Fairchild Tropical Botanic Garden
Located in Coral Gables, this spot is one of the country's premier botanic gardens, with 83 acres of green, vivid tropical gardens, rainforests, and coastal habitat. It was established in 1938 by renowned plant explorer David Grandison Fairchild with the aim of spreading the joy and beauty of tropical gardening. Today, the garden's collection contains more than 3,400 species, including tropical fruit, orchids, butterflies, and native and exotic plants, providing scientists with a living laboratory and the ability for all to learn something new. Fairchild is also the keeper of the National Palm Collection, which has the largest palm collection in the United States. Plan your visit and reserve your ticket

Historic Overtown
A place that should not be missed, Historic Overtown is one of the most important, if not the most important, Black heritage sites in Miami, as well as one of the city's oldest neighborhoods. Once known as the "Broadway of the South," it was a haven for famous nightclubs and iconic artists. Specialty shops, boutiques, and soul food restaurants represent the area's rich culture, which includes elements from the South and the islands. Join Girl Trek Overtown on a 45-minute walking tour of the area every third Saturday of the month.

The Kampong
Located on Biscayne Bay in Coconut Grove, this garden is home to a diverse collection of tropical fruit cultivars and flowering plants. The former estate of David Fairchild, The Kampong is named after the Malay or Javanese term for a settlement or cluster of buildings. Fairchild was a famous botanical explorer who travelled across Southeast Asia and other tropical regions gathering exotic plants that he introduced to the world. The garden is part of the National Tropical Botanical Garden, a network of five botanical gardens, preserves, and research facilities encompassing nearly 2,000 acres with locations in Hawaii and Florida. Visitors can book a self-guided tour of the garden.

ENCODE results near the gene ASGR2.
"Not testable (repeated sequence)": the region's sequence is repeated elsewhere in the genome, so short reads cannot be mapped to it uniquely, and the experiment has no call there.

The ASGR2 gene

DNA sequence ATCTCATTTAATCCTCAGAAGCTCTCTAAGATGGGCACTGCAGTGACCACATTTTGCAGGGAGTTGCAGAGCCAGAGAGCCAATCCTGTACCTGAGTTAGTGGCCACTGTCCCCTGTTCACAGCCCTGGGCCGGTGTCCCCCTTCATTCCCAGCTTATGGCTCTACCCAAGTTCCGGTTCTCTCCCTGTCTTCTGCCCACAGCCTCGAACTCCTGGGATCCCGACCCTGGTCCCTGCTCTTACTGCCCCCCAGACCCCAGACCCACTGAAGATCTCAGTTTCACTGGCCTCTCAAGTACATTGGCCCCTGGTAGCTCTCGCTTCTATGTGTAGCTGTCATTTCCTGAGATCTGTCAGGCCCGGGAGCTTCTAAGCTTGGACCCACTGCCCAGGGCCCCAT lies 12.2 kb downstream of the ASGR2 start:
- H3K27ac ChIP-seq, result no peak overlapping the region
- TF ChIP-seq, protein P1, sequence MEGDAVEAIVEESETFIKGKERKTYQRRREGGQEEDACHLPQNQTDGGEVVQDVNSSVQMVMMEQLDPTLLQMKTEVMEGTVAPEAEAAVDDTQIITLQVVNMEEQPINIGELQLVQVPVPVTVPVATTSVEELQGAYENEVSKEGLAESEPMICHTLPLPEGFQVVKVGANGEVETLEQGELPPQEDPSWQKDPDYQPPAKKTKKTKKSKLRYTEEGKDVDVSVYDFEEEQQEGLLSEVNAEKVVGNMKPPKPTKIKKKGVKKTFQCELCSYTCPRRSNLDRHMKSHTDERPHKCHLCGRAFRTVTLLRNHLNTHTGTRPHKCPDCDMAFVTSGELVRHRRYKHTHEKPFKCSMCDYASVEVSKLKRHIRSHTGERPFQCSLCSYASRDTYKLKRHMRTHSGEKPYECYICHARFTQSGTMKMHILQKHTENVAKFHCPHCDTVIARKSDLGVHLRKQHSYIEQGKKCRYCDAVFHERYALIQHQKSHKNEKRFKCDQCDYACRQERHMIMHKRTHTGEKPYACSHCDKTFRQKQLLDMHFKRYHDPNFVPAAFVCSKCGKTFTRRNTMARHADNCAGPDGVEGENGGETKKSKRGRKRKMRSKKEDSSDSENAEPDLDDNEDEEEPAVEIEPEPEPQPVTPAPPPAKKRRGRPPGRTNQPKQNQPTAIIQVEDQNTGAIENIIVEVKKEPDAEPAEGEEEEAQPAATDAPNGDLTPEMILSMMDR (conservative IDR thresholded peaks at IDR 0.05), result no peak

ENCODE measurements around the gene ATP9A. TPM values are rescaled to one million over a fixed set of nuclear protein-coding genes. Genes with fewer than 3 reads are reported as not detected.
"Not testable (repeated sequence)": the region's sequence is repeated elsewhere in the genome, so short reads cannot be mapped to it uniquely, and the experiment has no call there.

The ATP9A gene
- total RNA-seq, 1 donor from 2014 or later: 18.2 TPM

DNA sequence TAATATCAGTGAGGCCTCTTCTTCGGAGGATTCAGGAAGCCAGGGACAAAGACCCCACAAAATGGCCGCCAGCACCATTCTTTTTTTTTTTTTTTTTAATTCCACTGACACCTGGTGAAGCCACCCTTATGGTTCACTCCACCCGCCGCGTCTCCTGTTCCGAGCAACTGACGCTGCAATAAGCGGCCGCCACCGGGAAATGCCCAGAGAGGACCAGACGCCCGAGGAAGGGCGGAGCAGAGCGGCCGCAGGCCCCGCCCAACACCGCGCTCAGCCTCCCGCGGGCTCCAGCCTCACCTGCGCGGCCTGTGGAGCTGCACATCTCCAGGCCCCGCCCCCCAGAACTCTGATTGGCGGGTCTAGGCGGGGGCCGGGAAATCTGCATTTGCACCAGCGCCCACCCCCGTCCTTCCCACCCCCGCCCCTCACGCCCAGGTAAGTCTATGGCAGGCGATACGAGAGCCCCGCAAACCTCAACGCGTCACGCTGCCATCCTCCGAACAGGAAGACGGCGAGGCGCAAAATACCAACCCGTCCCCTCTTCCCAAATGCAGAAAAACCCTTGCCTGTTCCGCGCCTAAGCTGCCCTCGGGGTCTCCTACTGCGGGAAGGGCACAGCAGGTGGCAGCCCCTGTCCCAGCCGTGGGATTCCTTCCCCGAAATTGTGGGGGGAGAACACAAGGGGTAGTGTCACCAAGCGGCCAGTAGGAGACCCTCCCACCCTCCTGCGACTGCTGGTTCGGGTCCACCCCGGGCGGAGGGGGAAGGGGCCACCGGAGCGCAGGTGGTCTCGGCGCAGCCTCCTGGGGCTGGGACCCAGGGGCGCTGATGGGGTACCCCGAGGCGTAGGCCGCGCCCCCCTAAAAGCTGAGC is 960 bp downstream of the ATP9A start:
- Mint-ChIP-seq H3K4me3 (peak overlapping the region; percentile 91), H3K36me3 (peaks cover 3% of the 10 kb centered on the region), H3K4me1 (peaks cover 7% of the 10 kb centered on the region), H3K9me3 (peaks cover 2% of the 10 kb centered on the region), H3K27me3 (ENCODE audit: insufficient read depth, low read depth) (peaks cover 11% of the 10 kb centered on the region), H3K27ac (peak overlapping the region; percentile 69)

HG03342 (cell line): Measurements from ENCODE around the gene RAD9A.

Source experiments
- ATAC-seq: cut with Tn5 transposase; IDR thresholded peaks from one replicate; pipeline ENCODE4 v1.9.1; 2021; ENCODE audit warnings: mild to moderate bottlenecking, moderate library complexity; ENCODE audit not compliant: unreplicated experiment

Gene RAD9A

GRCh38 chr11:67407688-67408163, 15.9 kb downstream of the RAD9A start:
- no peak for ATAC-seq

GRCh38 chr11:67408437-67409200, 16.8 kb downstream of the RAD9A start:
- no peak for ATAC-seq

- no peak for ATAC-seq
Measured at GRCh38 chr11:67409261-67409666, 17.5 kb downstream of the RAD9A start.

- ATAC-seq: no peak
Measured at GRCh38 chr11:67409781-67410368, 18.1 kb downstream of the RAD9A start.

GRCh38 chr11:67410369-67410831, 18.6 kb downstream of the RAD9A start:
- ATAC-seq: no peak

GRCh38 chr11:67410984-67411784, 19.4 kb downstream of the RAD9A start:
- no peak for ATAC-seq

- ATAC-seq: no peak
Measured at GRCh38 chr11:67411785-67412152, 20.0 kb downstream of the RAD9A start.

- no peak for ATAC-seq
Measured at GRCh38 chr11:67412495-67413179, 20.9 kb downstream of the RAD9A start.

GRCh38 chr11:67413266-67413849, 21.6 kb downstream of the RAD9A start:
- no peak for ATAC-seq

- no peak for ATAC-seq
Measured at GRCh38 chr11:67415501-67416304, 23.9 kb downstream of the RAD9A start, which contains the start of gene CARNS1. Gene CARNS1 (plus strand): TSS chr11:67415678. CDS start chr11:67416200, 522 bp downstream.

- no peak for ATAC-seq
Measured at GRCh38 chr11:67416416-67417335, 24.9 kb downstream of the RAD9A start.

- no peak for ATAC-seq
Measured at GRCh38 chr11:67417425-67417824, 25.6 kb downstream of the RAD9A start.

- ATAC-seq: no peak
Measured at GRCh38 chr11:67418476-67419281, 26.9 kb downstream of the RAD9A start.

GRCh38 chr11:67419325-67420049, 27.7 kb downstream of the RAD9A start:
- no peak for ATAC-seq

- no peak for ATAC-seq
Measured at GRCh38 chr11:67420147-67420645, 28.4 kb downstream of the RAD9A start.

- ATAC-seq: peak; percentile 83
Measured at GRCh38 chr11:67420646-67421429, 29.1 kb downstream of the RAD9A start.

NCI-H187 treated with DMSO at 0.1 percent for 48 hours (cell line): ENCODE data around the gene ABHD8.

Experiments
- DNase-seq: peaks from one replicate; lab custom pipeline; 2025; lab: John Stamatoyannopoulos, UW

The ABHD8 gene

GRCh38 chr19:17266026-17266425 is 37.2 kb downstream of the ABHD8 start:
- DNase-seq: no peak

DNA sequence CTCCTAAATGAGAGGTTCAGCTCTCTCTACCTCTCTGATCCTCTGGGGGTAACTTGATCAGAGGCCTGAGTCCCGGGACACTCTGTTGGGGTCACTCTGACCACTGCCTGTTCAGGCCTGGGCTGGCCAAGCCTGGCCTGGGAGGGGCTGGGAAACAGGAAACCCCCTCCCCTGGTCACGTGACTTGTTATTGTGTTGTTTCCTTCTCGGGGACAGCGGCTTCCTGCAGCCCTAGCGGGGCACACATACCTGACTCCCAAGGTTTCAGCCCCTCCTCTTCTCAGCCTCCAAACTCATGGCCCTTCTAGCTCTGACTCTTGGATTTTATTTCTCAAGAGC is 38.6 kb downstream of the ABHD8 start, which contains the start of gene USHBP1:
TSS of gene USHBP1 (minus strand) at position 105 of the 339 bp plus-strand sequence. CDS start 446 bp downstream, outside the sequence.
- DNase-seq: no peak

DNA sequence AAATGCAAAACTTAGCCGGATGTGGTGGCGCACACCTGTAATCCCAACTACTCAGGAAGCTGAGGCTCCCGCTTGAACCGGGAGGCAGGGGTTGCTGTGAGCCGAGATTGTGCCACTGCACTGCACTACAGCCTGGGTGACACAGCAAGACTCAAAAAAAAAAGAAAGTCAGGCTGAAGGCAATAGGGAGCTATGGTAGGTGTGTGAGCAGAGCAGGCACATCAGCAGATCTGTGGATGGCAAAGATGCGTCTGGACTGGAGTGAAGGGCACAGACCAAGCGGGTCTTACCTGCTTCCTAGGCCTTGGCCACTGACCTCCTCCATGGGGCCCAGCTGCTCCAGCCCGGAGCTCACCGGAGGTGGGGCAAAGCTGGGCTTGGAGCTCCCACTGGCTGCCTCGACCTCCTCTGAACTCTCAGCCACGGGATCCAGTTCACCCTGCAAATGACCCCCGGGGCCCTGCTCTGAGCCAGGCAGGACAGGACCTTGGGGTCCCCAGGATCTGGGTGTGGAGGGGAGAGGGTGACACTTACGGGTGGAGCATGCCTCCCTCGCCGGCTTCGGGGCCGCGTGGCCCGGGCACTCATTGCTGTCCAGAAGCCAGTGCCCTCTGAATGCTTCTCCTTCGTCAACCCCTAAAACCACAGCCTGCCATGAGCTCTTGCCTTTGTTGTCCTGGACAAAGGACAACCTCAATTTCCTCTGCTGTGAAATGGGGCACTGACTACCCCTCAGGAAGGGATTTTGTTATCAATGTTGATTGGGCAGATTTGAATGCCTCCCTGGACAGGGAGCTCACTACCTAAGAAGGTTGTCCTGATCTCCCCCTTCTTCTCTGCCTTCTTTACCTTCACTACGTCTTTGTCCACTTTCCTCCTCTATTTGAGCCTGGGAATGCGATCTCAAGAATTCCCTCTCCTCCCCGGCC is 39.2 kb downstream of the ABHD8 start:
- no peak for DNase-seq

Vizcaya Museum & Gardens
Named after one of Spain's most beautiful shores, Vizcaya Museum & Gardens encapsulates European extravagance in an American setting. This opulent villa, which was built in 1916 as a winter retreat for James Deering, pays homage to the Italian Renaissance. The museum is surrounded by lush, formal gardens and houses a large collection of original furnishings and artwork. Visitors can book tickets to explore 10 acres of spectacular Italianate gardens and the first floor of the main house. 

Explore cultural hubs

Little Havana
Little Havana is Miami's vivid center of Hispanic culture. The neighborhood is teeming with cafes, bars, venues, and markets that offer a home and a voice to people from all walks of life. This slice of the "motherland" founded by Cuban exiles in the 1960s hums with activity, especially along Calle Ocho, the heart of Cuban life and culture in South Florida.

Miami Design District
The Miami Design District is a district dedicated to cutting-edge fashion, design, architecture, and dining. An urban master plan developed by award-winning master planners Duany Plater-Zyberk codified the vision for a revitalized Design District. The Miami Design District exemplifies a singular commitment to the unification of design, fashion, art, and architecture, as well as a desire to foster a neighborhood filled with creative experiences.

The Underline
From the Miami River to the Dadeland South Metrorail Station, The Underline will transform 120 acres of Miami-Dade County-owned land below the existing Metrorail guideway into a multimodal urban trail. The half-mile Brickell Backyard segment of The Underline, which runs from the Miami River to SW 13th Street next to the Brickell station, was completed in February 2021. Explore Brickell Backyard’s urban biking and walking paths; a flex basketball and soccer court; an outdoor gym; nature and butterfly gardens; and gathering spaces to eat, play, discover, and relax.

Wynwood Arts District
In only a few years, Wynwood, a former warehouse district, has emerged as South Florida's arts epicenter. The neighborhood's early pioneers embraced the murals, street art, and graffiti, resulting in colorful spaces teeming with outdoor art. There are now more than 70 galleries and museums, as well as hundreds of new restaurants and bars. Join Wynwood Art Walk for one of its daily tours of the neighborhood. 

Want more fresh air and fun in the sun? Peruse our list of parks and trails for biking, hiking, and much more. Know a spot that’s missing from the list? Let us know by sending a message to lifeattheu@miami.edu or @LifeAtTheU on Instagram. 

Protect yourself and others from COVID-19 by following CDC and state-issued guidelines. Before you visit, plan ahead and check online for updated hours of operation and policies. Learn more at coronavirus.miami.edu.